- param() - Sets or gets the value of the named parameter. When attempting to get the value for a parameter that has no value (this could be because it is not in scope), a warning "ParamWarning: value for param([parameter name]) is used before having been initialized!" will be logged.
- param_required() - Like param(), except the job will fail if the named parameter has no value.
- param_exists() - True/false test for existence of a parameter with the given name. Note that this will return true if the parameter's value is undefined. Compare to param_is_defined().
- param_is_defined() - True/false test for the existence of a parameter with the given name with a value. Note that this will return false if the parameter's value is undefined. Compare to param_exists().
Passing parameters within a runnable
It is often desirable to pass data between methods of a runnable. For example, parameter values may need to be moved from fetch_input() into run(), and the results of computation may need to be carried from run() into write_output(). The eHive parameter mechanism is intended to facilitate this kind of data handling.
Reading in data from external files and databases
At a basic level, a runnable is simply a Perl, Python, or Java module, which has access to all of the database and file IO facilities of any standard program. There are some extra facilities provided by eHive for convenience in working with external data sources:
- Database URLs: Runnables can identify any MySQL PostgreSQL, or SQLite database using a URL, not just the eHive pipeline database. Runnable writers can obtain a database connection from a URL using the method ``Bio::EnsEMBL::Hive::Utils::go_figure_dbc()``.
- Database connections handled through eHive's DBSQL modules automatically disconnect when inactive, and reconnect if disconnected.
Error Handling
eHive provides a number of mechanisms to detect and handle error conditions. These include special dataflow events triggered by certain error conditions, somewhat akin to a try-catch system.
Special Dataflow when Jobs Exceed Resource Limits
The eHive system can react when the job scheduler notifies it that a job's memory requirements exceeded the job's memory request (MEMLIMIT error), or when a job's runtime exceeds the job's runtime request (RUNLIMIT error). When receiving notification from the scheduler that a job has been killed for one of those reasons, eHive will catch the error and perform the following actions:
- The job's status will be updated to PASSED_ON (instead of FAILED).
- The job will not be retried.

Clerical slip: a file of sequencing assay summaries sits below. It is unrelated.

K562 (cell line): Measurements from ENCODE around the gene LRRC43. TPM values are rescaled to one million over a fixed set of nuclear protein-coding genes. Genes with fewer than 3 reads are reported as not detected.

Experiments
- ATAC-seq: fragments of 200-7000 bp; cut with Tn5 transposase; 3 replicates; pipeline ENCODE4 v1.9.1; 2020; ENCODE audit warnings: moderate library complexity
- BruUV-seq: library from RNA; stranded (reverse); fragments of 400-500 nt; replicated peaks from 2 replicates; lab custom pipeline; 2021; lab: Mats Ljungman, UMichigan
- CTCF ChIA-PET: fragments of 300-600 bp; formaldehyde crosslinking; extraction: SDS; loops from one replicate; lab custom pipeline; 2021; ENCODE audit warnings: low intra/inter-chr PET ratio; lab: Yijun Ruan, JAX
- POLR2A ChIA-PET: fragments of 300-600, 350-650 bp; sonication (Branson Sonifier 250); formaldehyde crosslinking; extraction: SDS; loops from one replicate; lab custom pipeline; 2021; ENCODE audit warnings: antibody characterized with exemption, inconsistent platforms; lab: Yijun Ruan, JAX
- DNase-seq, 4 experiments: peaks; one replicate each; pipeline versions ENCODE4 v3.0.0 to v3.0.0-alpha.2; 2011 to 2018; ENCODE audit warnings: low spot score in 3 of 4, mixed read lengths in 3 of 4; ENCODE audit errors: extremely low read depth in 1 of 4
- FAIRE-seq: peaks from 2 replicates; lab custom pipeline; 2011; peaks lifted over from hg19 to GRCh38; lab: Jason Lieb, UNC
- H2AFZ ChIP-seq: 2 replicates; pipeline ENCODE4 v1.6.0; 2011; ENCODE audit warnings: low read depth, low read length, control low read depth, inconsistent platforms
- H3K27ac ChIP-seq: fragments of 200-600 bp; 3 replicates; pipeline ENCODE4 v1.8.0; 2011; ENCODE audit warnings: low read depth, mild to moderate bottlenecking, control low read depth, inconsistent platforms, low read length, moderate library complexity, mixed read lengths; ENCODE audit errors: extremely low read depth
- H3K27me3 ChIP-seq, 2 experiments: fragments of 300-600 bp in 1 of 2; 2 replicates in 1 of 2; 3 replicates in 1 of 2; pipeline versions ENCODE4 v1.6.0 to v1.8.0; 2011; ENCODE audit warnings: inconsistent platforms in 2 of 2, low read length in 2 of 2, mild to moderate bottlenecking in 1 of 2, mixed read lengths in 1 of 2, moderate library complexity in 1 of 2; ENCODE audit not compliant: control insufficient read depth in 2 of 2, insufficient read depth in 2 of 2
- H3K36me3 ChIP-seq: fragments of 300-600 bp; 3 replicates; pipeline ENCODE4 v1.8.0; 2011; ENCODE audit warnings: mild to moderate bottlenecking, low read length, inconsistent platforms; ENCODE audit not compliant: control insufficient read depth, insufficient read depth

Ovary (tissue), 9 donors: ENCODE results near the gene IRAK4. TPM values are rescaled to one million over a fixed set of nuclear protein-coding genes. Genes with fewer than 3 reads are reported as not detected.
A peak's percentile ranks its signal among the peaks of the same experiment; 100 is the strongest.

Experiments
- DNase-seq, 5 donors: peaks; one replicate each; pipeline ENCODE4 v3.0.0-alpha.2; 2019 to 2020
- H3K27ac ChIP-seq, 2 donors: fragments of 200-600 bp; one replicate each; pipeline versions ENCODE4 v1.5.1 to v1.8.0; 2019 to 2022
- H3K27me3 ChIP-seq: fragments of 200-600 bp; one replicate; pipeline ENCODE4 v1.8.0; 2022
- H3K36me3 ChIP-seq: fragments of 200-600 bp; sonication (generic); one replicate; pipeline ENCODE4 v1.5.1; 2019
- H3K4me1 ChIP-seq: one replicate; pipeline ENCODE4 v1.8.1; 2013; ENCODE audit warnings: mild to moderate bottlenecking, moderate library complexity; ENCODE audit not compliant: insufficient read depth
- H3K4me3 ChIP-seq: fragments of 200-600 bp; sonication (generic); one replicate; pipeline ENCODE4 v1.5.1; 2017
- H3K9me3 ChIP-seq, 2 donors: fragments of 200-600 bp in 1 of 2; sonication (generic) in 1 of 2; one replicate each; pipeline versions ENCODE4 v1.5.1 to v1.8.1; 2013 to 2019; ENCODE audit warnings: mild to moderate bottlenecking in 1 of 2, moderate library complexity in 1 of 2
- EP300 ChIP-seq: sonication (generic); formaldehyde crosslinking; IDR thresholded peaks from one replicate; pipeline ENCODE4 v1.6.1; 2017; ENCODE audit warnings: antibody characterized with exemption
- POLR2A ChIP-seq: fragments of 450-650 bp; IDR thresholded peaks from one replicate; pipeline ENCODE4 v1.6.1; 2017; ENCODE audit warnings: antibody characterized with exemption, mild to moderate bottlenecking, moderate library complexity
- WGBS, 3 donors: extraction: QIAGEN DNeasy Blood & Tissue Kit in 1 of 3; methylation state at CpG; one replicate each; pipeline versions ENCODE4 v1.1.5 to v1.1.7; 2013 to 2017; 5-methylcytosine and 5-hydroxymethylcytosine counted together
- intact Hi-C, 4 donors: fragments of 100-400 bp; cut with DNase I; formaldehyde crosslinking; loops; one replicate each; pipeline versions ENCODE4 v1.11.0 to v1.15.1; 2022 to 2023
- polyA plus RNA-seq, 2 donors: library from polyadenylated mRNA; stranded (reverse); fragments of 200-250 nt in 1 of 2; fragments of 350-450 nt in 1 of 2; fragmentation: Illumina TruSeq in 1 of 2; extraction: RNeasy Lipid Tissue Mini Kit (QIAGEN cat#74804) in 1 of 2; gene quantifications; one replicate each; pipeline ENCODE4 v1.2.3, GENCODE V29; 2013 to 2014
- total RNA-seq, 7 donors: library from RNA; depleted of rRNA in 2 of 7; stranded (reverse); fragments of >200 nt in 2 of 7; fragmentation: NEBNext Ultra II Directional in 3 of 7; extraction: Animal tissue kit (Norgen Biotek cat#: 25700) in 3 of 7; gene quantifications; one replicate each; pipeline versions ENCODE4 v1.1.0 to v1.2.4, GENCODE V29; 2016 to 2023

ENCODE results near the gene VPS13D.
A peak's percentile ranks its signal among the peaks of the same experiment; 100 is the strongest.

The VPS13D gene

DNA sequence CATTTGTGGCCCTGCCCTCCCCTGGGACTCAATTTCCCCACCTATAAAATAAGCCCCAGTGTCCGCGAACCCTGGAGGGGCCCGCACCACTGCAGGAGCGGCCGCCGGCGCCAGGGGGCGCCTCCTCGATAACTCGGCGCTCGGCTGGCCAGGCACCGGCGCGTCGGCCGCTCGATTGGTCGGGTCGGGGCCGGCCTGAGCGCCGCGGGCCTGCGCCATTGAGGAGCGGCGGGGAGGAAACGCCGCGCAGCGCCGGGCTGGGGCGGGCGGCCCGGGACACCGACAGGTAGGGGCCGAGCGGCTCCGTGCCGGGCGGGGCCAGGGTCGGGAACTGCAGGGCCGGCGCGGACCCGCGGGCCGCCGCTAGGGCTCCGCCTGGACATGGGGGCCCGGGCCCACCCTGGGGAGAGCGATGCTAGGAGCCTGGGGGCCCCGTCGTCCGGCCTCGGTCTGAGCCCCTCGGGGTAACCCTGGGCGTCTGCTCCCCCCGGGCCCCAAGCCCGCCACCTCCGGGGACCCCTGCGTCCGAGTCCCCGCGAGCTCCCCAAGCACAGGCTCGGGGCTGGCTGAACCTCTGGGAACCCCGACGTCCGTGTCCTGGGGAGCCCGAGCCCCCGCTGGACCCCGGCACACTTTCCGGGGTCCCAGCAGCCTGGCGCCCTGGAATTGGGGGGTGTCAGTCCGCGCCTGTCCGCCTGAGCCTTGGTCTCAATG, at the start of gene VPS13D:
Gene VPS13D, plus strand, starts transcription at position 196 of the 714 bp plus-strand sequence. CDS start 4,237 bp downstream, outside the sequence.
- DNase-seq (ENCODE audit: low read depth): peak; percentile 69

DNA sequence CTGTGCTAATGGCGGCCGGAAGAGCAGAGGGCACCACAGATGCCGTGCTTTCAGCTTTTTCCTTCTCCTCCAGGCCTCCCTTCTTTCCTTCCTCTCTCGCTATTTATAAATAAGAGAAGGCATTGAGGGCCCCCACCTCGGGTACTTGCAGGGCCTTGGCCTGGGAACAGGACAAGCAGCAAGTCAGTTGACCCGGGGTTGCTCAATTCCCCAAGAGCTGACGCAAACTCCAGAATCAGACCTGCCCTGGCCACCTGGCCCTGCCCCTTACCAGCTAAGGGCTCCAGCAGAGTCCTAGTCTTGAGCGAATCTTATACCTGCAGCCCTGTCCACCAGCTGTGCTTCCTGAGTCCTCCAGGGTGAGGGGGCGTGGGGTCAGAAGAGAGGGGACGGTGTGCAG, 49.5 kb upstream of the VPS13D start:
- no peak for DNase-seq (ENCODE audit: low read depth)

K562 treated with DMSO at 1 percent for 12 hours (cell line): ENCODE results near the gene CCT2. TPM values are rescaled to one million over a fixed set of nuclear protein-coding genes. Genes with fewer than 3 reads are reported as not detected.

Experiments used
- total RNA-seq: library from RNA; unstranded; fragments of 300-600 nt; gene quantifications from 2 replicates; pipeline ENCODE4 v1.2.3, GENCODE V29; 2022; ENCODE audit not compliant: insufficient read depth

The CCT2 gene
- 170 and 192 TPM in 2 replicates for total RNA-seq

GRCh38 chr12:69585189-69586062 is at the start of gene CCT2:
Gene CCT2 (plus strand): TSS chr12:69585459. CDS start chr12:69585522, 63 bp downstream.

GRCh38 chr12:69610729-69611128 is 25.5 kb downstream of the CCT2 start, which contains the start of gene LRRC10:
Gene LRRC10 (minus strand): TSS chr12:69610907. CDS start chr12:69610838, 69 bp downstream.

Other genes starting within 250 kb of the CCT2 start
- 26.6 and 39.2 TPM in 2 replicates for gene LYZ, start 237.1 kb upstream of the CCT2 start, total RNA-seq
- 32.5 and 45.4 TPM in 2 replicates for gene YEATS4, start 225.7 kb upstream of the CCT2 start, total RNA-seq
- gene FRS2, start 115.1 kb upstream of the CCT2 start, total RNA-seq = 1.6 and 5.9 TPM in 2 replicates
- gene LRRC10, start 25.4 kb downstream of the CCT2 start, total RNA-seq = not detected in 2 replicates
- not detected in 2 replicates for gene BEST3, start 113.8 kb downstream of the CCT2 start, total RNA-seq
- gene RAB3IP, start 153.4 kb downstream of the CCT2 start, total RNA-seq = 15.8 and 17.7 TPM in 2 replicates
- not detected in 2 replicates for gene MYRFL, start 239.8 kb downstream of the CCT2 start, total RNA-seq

- A dataflow event will be generated on branch -1 (for MEMLIMIT) or -2 (for RUNLIMIT). This event will pass along the same parameters and values that were passed to the original job. The intent of this event is to seed a job of a new analysis that uses the same Runnable as the PASSED_ON job, but with a different resource class. However, eHive does not enforce any special restrictions on this event -- it can be wired in the same way as any other analysis.
Logging Messages
Runnables have STDOUT and STDERR output streams available, but these are redirected and function differently than they would in a conventional script. During normal eHive operation, when jobs are run by workers submitted via a beekeeper loop, output to these streams is not sent to the shell in the conventional manner. Instead, it is either discarded to /dev/null, or is written to files specified by the -hive_log_dir option. Because of this redirection, STDERR and STDOUT should be treated as "verbose-level debug" output streams in runnables. When a job is run by a worker started with the script, or by using, then STDOUT and STDERR are handled normally (unless the -hive_log_dir option has been set, in which case output is directed to files in the directory specified by -hive_log_dir).
When writing a Runnable, the preferred method for sending messages to the user is via the message log. An API is provided to facilitate logging messages in the log.
- warning(message, message_class) causes the string passed in the message parameter to be logged. A message class (one of the valid classes for a message log entry) can optionally be added. For backwards compatibility, if a non-zero number is passed to message_class, this will be converted to WORKER_ERROR.
- Perl ``die`` messages are redirected to the message log, and will be classified as WORKER_ERROR.
.. eHive guide to creating runnables
Creating a Runnable
Runnables Overview
The code a worker actually runs to accomplish its task is in a module called a "runnable." At its simplest, a runnable is simply a bit of code that implements either: